certain limitation in the use of this financial instrument.
In order to protect the interests of investors, both types
of convertibles may only be issued by banks or by entities that
have entered into a suitable agreement with a bank (subject to
supervision rules similar to those applicable within EU
countries) or with the parent company, in which the offeror's
obligations are guaranteed by such bank or parent company.
Other investors protection rules have been implemented. On
the one hand, if redemption of convertibles is due in a period
of more than five years the offeror must ensure investors the
right to exercise earlier redemption at the end of a five-year
period under equitable conditions. On the other hand,
advertisement of convertible bonds must include a reference to
the characteristics of those securities emphasizing eventual
cash settlement alternative and conditions for the delivery of
the underlying securities, as well as the risk of partial or
total loss of their investment.
The other type of debt security introduced by recent CMVM
regulations is credit-linked notes.
Credit-linked notes' major attraction lies on the capacity
to make an economic investment in a certain underlying asset
without the necessity to make a direct investment in such
The demand for credit-linked notes is often driven, from the
investor's perspective, by the need for diversification or
hedging of credit risk In the case of banks and financial
institutions, credit-linked notes are often used to restructure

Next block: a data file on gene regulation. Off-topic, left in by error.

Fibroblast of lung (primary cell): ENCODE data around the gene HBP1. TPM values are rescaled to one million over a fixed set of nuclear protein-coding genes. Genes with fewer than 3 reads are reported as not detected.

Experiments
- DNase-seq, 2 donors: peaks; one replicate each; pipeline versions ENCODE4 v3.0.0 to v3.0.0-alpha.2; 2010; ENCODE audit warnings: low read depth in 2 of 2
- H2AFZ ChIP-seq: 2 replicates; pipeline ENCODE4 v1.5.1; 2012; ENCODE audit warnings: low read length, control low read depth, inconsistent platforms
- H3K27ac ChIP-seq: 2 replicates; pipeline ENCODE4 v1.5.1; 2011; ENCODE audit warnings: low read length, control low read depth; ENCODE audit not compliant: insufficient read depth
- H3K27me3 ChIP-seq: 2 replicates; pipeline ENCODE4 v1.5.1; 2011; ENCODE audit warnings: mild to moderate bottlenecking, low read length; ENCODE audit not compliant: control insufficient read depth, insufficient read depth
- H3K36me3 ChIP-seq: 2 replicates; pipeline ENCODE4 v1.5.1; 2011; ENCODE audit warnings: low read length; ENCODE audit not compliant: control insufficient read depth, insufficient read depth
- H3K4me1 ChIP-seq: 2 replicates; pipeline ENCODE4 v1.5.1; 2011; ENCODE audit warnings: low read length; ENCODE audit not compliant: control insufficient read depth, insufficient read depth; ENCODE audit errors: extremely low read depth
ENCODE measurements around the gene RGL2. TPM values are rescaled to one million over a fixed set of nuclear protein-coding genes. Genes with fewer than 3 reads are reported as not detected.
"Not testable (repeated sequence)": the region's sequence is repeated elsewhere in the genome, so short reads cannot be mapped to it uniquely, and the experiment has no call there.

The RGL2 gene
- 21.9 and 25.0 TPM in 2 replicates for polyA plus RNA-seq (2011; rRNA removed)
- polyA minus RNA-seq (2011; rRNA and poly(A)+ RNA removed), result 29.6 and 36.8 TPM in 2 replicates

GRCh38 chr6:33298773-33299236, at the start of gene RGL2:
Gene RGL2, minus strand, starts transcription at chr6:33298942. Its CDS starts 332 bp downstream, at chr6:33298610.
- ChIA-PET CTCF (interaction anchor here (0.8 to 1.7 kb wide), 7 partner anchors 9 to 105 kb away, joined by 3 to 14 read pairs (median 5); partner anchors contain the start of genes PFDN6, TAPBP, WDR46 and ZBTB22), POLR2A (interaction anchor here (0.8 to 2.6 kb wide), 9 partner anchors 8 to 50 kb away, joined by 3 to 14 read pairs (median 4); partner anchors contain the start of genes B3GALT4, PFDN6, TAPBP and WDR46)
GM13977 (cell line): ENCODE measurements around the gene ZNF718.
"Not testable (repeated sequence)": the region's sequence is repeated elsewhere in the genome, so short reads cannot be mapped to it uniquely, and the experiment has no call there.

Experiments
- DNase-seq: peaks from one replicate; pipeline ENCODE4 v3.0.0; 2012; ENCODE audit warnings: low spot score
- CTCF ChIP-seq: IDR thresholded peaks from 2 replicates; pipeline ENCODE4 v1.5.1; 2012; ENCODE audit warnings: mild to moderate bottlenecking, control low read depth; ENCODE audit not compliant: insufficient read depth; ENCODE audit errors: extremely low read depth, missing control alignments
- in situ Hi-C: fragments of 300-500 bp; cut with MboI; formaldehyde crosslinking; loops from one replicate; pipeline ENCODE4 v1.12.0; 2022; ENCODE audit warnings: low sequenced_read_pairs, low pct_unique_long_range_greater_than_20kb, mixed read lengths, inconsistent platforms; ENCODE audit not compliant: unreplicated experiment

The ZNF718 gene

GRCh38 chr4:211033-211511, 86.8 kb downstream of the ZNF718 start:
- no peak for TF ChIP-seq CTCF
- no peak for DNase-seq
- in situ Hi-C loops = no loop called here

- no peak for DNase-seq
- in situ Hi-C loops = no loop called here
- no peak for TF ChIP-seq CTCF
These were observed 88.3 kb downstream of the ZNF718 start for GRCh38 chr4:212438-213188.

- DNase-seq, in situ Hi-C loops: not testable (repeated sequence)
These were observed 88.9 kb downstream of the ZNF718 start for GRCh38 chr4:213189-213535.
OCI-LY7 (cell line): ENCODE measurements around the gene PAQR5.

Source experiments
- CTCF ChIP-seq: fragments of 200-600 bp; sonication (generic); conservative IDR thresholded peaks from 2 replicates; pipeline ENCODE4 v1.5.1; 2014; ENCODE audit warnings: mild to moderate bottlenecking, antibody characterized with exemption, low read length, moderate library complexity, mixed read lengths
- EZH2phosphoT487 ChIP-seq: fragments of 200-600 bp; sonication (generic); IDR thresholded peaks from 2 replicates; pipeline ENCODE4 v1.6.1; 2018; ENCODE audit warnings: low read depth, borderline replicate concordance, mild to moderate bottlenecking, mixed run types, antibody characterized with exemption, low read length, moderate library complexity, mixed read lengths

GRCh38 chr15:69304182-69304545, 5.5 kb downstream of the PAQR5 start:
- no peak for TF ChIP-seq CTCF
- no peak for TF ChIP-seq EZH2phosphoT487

credit portfolio risk profiles.
Credit-linked notes constitute an advantageous instrument to
deal with the lack of specific underlying securities sought by
investors or a difficulty in trading in the underlying security
because of a lack of liquidity.
Under the new Portuguese regulation, the investor's credit
right under the credit-linked notes may be conditioned by
credit events set out in the offering materials. These credit
events may trigger either a reduction or increase in the cash
redemption amount or the delivery of debt securities listed in
regulated markets (or markets subject to similar regulatory
framework) issued by other entities.
The CMVM regulation on credit-linked notes requires full
disclosure of the securities' characteristics and of the risks
associated to the investment in such financial products. The
Commission's regulation also states that only banks and
entities that have a suitable agreement with a bank or parent
company may issue credit-linked notes. Subject to supervision
rules and those of EU member states, an entity which issues
credit-linked notes must have an agreement where its
obligations are guaranteed by the bank or parent company.
The special risks involved in this type of security have
lead the CMVM to impose a minimum nominal value of €25,000
($26,775) for credit-linked notes with no guaranteed
reimbursement. With this measure, it is expected that
credit-linked notes are mostly addressed to qualified
investors, which may have easier access to financial advisory
when investing in these instruments.
The securities described in this article allow issuers to
use more attractive instruments to raise financial resources in
the Portuguese debt securities market, albeit with a higher
As the number and type of securities available to issuers
and investors in the Portuguese securities market is subject to
previous legal recognition, Portuguese law does not allow as
much flexibility as other jurisdictions. But it is irrefutable
that important steps have been taken to keep financial players
interested in investing in the Portuguese capital market while
also attracting foreign investors. New competitive financial
products accompanied by an adequate tax treatment have become
an incentive for foreign entities to increase or initiate
investment in Portugal.